1. A motor vehicle having a passenger compartment resistant to collapse in the event of an impact on the vehicle; an engine compartment extending forwardly from the passenger compartment and containing a vehicle-propulsion engine; a transmission tunnel extending from the engine compartment into the passenger compartment and having a forward mouth with a cross-sectional area greater than the cross-sectional area of said engine; two spaced-apart and rearwardly convergent slide rails mounted, at their forward ends, in the engine compartment and located within the height range of said engine and extending into the transmission tunnel; the arrangement being such that, in the event of a frontal impact on the vehicle engine compartment, sliding movement of the engine relative to said slide rails towards the transmission tunnel is resisted by said slide rails in an energy-absorbing manner.

2. A motor vehicle having a passenger compartment resistant to collapse in the event of an impact on the vehicle; an engine compartment extending forwardly from the passenger compartment and containing a vehicle-propulsion engine; a transmission tunnel extending from the engine compartment into the passenger compartment and having a forward mouth with a cross-sectional area greater than the cross-sectional area of said engine, said transmission tunnel diminishing in cross-sectional area from said mouth rearwardly into said passenger compartment; two spaced-apart and rearwardly convergent slide rails mounted, at their forward ends, in the engine compartment and located within the height range of said engine and extending into the transmission tunnel; the arrangement being such that, in the event of a frontal impact on the vehicle engine compartment, sliding movement of the engine relative to said slide rails into said transmission tunnel is resisted, in an energy-absorbing manner, by the convergence of said slide rails and the convergence of said transmission tunnel resulting from said diminishing cross-sectional area of said transmission tunnel.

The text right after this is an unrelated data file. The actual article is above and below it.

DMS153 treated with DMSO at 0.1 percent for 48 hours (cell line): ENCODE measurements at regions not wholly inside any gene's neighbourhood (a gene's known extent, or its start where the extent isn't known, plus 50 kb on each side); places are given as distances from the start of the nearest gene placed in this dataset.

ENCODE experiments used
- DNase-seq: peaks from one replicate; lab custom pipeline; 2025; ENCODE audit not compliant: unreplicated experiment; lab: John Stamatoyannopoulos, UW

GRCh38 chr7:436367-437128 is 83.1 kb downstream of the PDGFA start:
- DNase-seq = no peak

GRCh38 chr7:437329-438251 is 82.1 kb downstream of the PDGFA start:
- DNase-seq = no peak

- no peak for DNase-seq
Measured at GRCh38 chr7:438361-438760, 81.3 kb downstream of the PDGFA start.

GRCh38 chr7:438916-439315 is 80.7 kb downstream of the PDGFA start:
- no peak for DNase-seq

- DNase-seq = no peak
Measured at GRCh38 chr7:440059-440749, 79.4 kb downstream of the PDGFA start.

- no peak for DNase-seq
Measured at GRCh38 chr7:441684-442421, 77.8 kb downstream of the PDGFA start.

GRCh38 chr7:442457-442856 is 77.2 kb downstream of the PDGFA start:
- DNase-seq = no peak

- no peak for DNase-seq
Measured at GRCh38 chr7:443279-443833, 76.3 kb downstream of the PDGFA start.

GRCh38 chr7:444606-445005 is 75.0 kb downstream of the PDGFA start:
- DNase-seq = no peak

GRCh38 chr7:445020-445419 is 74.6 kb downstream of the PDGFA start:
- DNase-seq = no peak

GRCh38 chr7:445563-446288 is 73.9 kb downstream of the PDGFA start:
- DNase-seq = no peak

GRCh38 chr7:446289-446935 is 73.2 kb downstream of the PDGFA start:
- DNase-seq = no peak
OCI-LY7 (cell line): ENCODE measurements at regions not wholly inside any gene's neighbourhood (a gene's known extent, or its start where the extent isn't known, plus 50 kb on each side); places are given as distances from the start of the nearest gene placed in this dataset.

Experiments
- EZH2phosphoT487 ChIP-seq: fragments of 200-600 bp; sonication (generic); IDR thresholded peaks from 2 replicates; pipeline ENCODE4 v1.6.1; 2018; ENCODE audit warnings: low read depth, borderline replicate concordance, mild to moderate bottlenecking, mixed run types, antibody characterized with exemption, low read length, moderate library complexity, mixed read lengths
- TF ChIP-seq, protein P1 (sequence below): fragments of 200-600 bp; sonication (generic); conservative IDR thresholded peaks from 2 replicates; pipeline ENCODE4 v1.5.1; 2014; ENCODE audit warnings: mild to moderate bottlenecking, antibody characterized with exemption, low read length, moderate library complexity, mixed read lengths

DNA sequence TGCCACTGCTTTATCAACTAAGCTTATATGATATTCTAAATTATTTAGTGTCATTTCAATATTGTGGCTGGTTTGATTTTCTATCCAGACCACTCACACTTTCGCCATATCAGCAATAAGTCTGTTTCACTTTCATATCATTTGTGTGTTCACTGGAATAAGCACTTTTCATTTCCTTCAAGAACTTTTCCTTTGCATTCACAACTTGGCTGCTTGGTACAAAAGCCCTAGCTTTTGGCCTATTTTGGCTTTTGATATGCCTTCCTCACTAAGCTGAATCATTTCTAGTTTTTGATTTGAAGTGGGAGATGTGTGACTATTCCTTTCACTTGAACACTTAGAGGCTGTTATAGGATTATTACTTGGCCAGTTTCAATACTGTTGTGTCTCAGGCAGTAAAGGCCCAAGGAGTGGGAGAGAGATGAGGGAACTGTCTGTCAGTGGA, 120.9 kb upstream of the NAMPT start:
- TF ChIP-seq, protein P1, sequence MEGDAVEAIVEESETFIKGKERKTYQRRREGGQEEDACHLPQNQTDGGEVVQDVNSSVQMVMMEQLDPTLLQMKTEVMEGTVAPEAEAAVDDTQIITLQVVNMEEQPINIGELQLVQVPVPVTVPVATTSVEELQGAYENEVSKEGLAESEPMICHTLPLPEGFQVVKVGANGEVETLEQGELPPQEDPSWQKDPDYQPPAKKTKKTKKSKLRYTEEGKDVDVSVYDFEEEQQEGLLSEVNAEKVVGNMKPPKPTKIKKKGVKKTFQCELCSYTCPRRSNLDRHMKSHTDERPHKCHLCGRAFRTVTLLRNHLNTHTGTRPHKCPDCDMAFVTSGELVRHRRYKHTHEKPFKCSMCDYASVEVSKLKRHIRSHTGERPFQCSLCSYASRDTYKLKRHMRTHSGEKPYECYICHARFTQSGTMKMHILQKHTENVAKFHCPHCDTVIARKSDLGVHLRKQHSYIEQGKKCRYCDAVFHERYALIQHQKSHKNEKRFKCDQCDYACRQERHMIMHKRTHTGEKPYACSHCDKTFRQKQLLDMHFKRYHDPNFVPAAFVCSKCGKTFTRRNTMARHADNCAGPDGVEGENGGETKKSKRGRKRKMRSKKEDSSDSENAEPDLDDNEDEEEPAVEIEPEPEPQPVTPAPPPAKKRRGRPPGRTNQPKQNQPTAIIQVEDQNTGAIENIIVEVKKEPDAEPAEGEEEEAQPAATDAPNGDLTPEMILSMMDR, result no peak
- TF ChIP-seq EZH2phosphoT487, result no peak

3. A motor vehicle having a passenger compartment resistant to collapse in the event of an impact on the veengine being mounted on said side member portions; a

transmission tunnel extending from the engine compartment into the passenger compartment and having a forward mouth with a cross-sectional area greater than the cross-sectional area of said engine; two spaced-apart and rearwardly convergent slide rails mounted, at their forward ends on respective ones of said side member portions and located within the height range of said engine and extending into the transmission tunnel; the arrangement being such that, in the event of a frontal impact on the vehicle engine compartment, with consequent breaking away of the engine from said side member portions and sliding movement of said engine along said slide rails and into said transmission tunnel said sliding movement is resisted, in an energy-absorbing manner, by the convergence of said slide rails and the convergence of said transmission tunnel resulting from said diminishing cross-sectional area of said transmission tunnel.

4. A motor vehicle according to claim 3, wherein each of said slide rails, as viewed in plan, has a doublecurved formation.

5. A motor vehicle according to claim 3, wherein said slide rails extend obliquely downwards from said side member portions.

Patent Citations
Cited PatentFiling datePublication dateApplicantTitle
US3525413 *Aug 30, 1968Aug 25, 1970Gen Motors CorpSeparable body and frame arrangement